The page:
I imagine the title of this article will have thrown a couple of people. Being bilingual is meant to be an incredible life skill, not a struggle – bilinguals are not some persecuted minority, suffering from discrimination. Of course, that is not my claim, and I will continue to encourage anyone to broaden their horizons by learning a language. I myself speak French, and can still eke out some scrappy German if needed. It offers a completely new perspective on life and the world, yet comes with its own unique set of struggles and difficulties.
Although the two languages I speak set me up well for travelling in large chunks of Europe, it can become surprisingly frustrating to visit a country where you don’t speak the language. Having spent a lot of my time abroad in Francophone countries, it still comes as quite a shock to visit somewhere like Italy, Spain or Greece and not being able to converse in the native language. It makes me feel like the stereotypical, ignorant English tourist – something I can conveniently avoid in Francophone and Germanic countries.
That doesn’t mean, of course, that I don’t try to speak the local lingo. The problem being that it becomes all too easy to default to one of your other languages. This is a particular problem when travelling in the likes of Italy and Spain, where the language sounds very similar to French – I have memories of trying to order food in Italy and repeatedly lapsing into French! Similarly, on a trip to Denmark a few years ago, I would constantly mistake German as the local language.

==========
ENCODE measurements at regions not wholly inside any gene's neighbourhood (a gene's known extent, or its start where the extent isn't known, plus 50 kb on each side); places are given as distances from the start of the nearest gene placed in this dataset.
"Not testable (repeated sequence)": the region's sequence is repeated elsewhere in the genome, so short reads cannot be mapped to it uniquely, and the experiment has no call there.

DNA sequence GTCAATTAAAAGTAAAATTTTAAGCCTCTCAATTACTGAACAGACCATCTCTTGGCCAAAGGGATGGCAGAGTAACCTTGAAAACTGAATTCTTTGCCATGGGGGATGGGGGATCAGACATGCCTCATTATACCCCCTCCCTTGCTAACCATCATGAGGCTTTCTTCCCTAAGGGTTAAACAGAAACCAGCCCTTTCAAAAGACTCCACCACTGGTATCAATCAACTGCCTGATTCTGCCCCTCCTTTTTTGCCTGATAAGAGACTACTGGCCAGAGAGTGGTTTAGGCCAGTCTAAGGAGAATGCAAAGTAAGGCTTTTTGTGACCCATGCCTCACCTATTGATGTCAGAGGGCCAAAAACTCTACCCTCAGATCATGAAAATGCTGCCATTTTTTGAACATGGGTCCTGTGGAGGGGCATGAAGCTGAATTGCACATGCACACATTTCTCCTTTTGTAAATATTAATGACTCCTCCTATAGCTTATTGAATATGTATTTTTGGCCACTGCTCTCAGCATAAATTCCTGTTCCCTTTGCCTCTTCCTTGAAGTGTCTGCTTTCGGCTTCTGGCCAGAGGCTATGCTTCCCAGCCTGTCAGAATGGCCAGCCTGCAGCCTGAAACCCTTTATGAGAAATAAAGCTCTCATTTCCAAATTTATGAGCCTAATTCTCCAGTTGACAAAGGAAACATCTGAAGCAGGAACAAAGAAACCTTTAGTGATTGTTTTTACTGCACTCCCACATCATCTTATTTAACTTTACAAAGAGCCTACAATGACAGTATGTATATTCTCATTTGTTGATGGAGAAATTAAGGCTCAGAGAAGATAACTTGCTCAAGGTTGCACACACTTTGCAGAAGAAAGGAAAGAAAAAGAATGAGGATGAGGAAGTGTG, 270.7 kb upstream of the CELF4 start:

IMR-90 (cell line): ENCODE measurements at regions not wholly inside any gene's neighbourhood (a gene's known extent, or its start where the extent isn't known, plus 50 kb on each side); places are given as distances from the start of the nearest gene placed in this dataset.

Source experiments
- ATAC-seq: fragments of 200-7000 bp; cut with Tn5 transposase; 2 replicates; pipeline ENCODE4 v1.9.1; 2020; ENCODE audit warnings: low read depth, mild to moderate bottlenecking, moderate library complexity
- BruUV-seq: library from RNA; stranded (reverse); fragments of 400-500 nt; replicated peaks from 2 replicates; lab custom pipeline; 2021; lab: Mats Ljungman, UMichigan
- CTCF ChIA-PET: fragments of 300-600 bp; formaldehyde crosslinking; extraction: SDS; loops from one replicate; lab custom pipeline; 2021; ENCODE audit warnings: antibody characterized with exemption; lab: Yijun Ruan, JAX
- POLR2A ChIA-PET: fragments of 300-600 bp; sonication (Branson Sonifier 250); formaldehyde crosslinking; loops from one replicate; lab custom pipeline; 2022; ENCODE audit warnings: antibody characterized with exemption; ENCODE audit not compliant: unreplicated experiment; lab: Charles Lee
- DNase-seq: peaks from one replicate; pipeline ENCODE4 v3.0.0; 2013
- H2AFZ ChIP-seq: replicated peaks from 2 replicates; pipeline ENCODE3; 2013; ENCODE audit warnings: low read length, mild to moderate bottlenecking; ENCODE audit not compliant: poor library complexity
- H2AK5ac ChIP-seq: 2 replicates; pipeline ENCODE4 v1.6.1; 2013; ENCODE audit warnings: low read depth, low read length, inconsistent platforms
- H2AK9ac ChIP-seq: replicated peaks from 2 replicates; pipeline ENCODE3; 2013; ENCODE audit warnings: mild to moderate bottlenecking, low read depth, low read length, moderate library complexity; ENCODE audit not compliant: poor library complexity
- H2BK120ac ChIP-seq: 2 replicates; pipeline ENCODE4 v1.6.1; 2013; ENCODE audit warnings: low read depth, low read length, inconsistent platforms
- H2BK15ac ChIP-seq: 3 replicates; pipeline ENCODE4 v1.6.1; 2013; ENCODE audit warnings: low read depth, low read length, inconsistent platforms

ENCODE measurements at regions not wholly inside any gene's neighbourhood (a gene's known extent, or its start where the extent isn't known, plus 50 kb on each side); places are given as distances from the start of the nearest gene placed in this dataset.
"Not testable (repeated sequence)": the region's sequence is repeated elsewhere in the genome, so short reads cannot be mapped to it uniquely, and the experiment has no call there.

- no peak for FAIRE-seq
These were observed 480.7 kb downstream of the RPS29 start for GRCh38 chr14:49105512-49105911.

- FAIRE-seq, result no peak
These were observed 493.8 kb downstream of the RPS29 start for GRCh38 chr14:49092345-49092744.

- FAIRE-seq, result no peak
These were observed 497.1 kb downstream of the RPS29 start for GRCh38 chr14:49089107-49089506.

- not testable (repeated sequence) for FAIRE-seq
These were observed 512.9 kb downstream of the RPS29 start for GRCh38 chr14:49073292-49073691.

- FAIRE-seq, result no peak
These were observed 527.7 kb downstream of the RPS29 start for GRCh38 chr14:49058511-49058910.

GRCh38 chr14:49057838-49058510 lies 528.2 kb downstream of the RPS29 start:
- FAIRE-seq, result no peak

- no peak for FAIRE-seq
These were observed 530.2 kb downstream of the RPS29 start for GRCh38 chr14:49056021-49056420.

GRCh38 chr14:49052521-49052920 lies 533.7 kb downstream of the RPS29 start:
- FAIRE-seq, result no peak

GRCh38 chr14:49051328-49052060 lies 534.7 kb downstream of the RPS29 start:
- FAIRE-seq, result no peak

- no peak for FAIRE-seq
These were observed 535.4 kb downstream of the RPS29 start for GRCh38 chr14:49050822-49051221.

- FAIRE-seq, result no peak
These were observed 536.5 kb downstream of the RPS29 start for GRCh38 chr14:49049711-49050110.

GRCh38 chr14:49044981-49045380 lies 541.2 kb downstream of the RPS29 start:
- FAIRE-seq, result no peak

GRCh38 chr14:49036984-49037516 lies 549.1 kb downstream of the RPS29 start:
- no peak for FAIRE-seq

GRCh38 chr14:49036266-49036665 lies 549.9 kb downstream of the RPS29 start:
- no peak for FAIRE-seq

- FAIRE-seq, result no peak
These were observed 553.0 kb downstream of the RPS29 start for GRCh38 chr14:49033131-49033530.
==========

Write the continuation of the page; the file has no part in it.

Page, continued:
I have memories of trying to order food in Italy and repeatedly lapsing into French
Speaking multiple foreign languages can also pose much the same issues. Although my German is now very rusty, when I was learning both German and French in tandem, it was far too easy to get the languages mixed up. Even though they stem from completely different language families, there remains lots of linguistic crossover, and when struggling to remember a word in one language, I often still fill in the gap with my other language!
This is something that has even begun happening when speaking English, as I drop in random French words and phrases that express what I want to say better, only for people to have no idea what I am actually trying to express. I find this a particular problem with French, as it has some very elegant phrases that either make you sound pretentious or incomprehensible in English.
Overall, however, these tribulations are nothing compared with the thrills of bilingualism. These struggles, particularly the latter, can also serve to massage one’s ego, reminding everyone else that you are bilingual!